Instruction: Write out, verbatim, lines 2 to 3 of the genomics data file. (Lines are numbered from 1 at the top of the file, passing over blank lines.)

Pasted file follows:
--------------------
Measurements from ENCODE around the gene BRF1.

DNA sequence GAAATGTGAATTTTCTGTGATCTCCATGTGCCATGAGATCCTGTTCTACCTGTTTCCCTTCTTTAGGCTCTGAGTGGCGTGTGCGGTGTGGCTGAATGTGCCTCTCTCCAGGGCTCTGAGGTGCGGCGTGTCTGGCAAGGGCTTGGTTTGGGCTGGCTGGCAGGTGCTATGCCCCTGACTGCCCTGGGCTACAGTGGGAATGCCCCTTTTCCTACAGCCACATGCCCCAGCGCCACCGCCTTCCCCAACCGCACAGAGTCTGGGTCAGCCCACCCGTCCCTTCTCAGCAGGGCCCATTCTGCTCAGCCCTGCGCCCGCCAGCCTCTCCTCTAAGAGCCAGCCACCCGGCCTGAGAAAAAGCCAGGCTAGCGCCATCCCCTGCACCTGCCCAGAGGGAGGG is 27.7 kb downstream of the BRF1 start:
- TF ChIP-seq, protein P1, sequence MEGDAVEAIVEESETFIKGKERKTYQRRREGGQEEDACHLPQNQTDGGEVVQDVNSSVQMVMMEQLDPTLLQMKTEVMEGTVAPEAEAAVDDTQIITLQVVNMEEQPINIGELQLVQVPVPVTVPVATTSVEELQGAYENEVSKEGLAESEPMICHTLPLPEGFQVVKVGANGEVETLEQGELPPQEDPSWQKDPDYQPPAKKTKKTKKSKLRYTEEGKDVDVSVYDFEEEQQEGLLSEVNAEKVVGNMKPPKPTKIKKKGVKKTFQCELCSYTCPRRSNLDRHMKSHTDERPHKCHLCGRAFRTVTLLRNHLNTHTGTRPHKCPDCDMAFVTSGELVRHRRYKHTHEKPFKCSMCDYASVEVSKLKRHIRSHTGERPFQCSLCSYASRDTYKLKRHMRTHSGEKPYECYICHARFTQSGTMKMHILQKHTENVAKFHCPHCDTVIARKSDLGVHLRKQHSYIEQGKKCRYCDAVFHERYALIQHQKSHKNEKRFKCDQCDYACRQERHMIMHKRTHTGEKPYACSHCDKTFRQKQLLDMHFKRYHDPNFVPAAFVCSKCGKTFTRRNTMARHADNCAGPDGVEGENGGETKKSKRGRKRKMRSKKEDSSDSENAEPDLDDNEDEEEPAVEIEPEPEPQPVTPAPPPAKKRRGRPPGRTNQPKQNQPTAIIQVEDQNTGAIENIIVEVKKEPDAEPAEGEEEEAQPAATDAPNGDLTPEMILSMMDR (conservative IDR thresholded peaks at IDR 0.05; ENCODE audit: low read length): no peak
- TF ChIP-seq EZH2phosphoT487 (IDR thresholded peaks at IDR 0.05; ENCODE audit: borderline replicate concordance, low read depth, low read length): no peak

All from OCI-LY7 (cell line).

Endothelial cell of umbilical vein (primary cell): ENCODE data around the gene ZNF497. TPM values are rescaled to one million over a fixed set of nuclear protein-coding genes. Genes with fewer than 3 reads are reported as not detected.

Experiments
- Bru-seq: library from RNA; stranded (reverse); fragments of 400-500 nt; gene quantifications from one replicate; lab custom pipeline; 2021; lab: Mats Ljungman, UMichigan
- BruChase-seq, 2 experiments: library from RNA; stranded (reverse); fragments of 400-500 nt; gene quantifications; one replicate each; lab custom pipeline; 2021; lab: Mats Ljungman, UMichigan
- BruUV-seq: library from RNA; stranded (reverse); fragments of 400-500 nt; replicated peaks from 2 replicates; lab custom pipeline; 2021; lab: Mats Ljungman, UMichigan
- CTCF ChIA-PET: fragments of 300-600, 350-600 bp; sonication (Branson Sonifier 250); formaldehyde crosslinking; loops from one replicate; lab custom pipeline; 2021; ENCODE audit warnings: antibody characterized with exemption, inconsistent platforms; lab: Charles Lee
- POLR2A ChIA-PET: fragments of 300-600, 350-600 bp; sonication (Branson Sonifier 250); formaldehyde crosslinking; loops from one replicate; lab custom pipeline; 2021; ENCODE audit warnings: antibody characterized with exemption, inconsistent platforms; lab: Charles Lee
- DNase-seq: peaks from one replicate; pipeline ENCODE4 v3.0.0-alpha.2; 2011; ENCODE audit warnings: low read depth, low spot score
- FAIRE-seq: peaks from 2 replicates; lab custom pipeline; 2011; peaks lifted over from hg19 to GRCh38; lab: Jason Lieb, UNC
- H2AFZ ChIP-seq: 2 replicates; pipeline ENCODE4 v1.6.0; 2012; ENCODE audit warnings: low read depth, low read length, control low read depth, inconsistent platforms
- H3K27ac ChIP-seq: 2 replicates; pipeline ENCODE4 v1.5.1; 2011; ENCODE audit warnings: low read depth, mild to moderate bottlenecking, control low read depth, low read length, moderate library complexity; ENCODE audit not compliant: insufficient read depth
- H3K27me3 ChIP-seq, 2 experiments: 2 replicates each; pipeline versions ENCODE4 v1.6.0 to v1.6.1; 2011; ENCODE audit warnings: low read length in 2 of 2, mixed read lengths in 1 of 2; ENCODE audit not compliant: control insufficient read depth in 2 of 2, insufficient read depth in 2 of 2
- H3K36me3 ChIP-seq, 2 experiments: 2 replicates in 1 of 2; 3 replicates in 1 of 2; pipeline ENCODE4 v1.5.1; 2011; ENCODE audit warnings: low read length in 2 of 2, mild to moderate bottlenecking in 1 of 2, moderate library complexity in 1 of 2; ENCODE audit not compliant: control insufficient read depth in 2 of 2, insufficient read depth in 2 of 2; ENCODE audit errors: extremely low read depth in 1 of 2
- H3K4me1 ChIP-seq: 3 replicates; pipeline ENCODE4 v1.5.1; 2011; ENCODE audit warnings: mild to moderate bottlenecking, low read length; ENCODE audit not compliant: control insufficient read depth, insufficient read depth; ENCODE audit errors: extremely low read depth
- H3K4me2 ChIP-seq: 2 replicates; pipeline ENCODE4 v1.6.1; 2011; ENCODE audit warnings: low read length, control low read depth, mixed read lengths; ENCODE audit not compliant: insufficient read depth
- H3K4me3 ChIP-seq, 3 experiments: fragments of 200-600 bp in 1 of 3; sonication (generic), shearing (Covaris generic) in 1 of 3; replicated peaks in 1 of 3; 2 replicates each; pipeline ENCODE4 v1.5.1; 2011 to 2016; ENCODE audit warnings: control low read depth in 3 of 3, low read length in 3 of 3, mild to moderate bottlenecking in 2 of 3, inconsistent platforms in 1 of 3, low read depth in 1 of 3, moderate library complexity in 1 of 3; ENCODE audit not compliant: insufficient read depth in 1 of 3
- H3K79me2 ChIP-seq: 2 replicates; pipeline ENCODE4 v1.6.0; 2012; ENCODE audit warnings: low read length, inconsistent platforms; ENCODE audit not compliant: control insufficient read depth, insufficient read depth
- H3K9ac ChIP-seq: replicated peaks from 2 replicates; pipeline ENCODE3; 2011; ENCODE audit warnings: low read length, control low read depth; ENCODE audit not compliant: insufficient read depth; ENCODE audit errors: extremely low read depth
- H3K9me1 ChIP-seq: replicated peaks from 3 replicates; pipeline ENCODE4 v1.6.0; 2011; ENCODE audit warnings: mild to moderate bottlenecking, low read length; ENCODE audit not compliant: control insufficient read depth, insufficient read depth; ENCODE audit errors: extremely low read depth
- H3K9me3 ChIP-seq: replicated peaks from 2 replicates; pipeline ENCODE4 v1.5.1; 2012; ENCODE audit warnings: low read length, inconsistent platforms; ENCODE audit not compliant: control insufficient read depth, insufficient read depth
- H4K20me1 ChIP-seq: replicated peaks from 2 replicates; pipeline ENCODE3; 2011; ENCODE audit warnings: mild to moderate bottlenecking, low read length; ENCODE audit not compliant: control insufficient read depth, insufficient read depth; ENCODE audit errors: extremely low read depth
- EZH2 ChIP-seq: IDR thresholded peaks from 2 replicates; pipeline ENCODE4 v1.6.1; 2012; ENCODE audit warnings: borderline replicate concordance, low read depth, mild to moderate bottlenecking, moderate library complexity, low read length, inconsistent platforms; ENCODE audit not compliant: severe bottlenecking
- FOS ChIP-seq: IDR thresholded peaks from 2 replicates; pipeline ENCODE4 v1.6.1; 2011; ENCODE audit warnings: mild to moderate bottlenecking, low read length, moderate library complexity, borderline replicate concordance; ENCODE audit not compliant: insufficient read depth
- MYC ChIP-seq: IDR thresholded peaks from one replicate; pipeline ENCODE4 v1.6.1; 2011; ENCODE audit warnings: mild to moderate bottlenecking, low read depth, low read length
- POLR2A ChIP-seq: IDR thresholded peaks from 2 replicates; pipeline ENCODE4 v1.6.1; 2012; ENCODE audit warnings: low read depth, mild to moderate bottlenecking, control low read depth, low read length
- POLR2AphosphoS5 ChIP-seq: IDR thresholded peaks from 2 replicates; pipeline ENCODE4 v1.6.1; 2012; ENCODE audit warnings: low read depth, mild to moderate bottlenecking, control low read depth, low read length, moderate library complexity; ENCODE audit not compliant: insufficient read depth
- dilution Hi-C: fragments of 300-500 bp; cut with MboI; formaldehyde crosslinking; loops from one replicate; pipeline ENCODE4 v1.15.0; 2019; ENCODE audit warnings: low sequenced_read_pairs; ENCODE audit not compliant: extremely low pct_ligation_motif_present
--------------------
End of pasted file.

DNA sequence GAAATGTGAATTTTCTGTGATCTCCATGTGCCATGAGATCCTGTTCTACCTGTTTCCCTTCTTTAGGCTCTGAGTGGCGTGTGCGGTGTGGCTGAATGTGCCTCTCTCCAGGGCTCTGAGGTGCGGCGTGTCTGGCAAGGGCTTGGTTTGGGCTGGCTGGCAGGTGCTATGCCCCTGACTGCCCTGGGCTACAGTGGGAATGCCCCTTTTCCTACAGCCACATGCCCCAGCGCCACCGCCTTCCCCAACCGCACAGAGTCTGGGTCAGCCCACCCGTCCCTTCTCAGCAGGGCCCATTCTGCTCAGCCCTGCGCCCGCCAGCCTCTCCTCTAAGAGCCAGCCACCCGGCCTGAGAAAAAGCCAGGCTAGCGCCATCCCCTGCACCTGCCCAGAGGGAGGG is 27.7 kb downstream of the BRF1 start:
- TF ChIP-seq, protein P1, sequence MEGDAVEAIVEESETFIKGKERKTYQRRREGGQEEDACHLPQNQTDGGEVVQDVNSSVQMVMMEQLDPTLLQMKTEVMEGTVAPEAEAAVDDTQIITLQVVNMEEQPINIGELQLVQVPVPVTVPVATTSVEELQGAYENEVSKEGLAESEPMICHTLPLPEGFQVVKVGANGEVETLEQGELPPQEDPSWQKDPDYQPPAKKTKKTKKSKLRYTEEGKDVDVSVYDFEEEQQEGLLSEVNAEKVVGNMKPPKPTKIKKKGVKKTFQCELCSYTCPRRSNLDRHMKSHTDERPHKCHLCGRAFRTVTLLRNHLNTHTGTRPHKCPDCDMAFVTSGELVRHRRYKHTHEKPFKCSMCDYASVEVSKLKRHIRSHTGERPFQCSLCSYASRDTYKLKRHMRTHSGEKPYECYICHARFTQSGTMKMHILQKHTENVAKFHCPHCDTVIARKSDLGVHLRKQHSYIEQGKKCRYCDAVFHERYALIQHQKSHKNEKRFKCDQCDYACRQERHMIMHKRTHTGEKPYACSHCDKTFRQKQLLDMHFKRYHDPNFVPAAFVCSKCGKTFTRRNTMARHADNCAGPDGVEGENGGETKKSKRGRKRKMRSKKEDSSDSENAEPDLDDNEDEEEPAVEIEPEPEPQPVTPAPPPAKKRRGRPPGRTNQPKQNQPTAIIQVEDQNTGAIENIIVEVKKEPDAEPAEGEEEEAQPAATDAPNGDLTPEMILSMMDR (conservative IDR thresholded peaks at IDR 0.05; ENCODE audit: low read length): no peak